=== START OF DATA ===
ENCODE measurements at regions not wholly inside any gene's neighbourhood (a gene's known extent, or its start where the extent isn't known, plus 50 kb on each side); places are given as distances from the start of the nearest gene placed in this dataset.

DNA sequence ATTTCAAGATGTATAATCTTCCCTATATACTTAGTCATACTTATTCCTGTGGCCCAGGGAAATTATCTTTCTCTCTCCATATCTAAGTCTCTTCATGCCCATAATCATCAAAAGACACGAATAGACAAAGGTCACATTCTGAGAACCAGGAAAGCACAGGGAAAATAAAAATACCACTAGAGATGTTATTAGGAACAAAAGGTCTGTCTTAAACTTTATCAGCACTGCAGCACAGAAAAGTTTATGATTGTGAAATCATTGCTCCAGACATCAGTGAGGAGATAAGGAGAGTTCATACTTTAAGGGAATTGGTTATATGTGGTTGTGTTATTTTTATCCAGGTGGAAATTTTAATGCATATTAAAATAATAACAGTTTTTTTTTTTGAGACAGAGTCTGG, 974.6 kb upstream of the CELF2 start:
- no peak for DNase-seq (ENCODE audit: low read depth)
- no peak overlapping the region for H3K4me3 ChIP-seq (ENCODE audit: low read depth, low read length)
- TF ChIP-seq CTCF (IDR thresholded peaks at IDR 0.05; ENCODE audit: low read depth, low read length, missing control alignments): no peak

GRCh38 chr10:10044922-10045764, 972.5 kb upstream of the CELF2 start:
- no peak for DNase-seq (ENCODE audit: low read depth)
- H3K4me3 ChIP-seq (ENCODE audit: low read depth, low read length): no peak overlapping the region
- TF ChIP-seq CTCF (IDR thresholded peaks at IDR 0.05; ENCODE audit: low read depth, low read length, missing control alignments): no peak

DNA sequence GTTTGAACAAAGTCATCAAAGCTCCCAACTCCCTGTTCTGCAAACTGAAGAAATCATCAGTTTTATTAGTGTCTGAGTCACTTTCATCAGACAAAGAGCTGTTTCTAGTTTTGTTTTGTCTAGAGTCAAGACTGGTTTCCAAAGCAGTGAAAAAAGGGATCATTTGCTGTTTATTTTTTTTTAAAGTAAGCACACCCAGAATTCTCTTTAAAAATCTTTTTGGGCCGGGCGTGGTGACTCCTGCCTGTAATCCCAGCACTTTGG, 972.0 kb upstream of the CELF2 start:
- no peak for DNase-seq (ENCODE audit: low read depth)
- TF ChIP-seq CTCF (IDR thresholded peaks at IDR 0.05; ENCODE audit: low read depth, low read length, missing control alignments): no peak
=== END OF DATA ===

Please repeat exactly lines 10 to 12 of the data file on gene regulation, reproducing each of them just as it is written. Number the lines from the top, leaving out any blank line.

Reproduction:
DNA sequence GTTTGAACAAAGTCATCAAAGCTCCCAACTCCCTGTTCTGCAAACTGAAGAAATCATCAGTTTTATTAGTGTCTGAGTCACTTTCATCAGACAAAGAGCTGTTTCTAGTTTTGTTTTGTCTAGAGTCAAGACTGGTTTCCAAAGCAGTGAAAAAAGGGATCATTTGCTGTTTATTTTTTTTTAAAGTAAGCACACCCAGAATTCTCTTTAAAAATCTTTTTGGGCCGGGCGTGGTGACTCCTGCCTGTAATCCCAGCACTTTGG, 972.0 kb upstream of the CELF2 start:
- no peak for DNase-seq (ENCODE audit: low read depth)
- TF ChIP-seq CTCF (IDR thresholded peaks at IDR 0.05; ENCODE audit: low read depth, low read length, missing control alignments): no peak